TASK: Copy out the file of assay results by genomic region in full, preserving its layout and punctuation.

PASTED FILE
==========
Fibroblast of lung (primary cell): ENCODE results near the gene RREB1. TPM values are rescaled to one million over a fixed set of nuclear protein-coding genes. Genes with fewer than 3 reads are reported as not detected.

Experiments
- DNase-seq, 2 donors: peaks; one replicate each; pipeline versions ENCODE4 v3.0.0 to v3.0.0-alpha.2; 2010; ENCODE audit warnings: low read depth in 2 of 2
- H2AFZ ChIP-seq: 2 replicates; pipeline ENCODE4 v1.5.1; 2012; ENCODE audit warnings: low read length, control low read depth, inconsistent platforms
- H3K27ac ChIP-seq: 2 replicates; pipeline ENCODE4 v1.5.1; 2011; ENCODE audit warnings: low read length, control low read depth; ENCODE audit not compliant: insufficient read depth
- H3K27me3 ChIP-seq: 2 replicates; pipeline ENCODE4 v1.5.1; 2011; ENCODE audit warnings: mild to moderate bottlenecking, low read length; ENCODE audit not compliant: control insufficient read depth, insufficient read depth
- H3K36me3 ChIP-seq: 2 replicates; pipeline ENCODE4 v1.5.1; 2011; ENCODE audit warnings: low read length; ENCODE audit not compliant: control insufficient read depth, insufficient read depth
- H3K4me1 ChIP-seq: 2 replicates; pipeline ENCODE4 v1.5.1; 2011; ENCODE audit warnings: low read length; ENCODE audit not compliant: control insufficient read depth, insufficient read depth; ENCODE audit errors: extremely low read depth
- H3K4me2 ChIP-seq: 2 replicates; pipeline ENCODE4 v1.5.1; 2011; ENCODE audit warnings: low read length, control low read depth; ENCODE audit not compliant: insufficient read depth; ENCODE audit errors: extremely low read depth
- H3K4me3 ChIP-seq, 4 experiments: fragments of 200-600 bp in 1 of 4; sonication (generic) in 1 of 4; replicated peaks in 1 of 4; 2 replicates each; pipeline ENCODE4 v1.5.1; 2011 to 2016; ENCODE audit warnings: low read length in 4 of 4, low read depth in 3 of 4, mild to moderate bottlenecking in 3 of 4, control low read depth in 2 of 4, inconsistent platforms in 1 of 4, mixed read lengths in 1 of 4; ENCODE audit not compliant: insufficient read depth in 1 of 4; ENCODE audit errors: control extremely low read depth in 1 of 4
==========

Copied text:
Fibroblast of lung (primary cell): ENCODE results near the gene RREB1. TPM values are rescaled to one million over a fixed set of nuclear protein-coding genes. Genes with fewer than 3 reads are reported as not detected.

Experiments
- DNase-seq, 2 donors: peaks; one replicate each; pipeline versions ENCODE4 v3.0.0 to v3.0.0-alpha.2; 2010; ENCODE audit warnings: low read depth in 2 of 2
- H2AFZ ChIP-seq: 2 replicates; pipeline ENCODE4 v1.5.1; 2012; ENCODE audit warnings: low read length, control low read depth, inconsistent platforms
- H3K27ac ChIP-seq: 2 replicates; pipeline ENCODE4 v1.5.1; 2011; ENCODE audit warnings: low read length, control low read depth; ENCODE audit not compliant: insufficient read depth
- H3K27me3 ChIP-seq: 2 replicates; pipeline ENCODE4 v1.5.1; 2011; ENCODE audit warnings: mild to moderate bottlenecking, low read length; ENCODE audit not compliant: control insufficient read depth, insufficient read depth
- H3K36me3 ChIP-seq: 2 replicates; pipeline ENCODE4 v1.5.1; 2011; ENCODE audit warnings: low read length; ENCODE audit not compliant: control insufficient read depth, insufficient read depth
- H3K4me1 ChIP-seq: 2 replicates; pipeline ENCODE4 v1.5.1; 2011; ENCODE audit warnings: low read length; ENCODE audit not compliant: control insufficient read depth, insufficient read depth; ENCODE audit errors: extremely low read depth
- H3K4me2 ChIP-seq: 2 replicates; pipeline ENCODE4 v1.5.1; 2011; ENCODE audit warnings: low read length, control low read depth; ENCODE audit not compliant: insufficient read depth; ENCODE audit errors: extremely low read depth
- H3K4me3 ChIP-seq, 4 experiments: fragments of 200-600 bp in 1 of 4; sonication (generic) in 1 of 4; replicated peaks in 1 of 4; 2 replicates each; pipeline ENCODE4 v1.5.1; 2011 to 2016; ENCODE audit warnings: low read length in 4 of 4, low read depth in 3 of 4, mild to moderate bottlenecking in 3 of 4, control low read depth in 2 of 4, inconsistent platforms in 1 of 4, mixed read lengths in 1 of 4; ENCODE audit not compliant: insufficient read depth in 1 of 4; ENCODE audit errors: control extremely low read depth in 1 of 4